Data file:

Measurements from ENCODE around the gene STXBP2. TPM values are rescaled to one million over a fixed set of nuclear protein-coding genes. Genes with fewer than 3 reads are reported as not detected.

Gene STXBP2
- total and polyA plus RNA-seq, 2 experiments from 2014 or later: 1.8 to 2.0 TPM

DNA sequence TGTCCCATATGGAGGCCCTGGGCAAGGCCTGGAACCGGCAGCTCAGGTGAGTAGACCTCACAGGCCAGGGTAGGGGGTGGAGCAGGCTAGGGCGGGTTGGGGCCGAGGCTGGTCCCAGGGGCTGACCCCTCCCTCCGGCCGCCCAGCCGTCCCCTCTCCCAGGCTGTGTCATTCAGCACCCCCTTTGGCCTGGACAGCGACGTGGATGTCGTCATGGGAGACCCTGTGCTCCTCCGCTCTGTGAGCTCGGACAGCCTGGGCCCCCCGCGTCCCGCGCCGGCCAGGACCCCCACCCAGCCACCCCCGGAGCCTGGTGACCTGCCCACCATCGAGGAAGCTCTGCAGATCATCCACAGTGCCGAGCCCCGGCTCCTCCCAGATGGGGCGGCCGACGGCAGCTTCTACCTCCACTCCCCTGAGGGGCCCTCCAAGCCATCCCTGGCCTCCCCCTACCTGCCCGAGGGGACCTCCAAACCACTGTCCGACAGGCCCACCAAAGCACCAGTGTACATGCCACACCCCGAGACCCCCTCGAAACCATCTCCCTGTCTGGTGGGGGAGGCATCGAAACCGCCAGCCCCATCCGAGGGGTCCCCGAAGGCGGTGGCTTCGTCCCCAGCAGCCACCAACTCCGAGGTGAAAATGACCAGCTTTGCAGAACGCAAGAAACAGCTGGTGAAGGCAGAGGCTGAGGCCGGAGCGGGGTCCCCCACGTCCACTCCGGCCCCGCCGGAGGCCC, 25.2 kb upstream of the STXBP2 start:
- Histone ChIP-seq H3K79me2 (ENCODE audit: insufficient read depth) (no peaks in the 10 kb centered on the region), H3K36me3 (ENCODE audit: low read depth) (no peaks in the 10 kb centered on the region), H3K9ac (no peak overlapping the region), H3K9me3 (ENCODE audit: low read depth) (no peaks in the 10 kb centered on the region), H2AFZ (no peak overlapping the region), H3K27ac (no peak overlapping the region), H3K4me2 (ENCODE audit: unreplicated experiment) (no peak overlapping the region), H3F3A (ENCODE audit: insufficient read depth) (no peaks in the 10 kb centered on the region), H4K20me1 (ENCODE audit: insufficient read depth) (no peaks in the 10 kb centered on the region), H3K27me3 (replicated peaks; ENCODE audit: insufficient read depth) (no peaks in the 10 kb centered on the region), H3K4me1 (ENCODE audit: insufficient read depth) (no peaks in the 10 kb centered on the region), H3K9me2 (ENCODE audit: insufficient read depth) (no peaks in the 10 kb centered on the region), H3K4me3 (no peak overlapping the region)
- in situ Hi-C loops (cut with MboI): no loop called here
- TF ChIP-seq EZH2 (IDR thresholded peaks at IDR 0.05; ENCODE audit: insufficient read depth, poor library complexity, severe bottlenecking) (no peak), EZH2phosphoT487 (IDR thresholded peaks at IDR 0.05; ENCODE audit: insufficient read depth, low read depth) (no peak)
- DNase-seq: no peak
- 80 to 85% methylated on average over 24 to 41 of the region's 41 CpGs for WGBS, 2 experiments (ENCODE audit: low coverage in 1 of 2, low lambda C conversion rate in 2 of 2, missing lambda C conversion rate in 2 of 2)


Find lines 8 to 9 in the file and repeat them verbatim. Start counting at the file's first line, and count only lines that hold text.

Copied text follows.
- DNase-seq: no peak
- 80 to 85% methylated on average over 24 to 41 of the region's 41 CpGs for WGBS, 2 experiments (ENCODE audit: low coverage in 1 of 2, low lambda C conversion rate in 2 of 2, missing lambda C conversion rate in 2 of 2)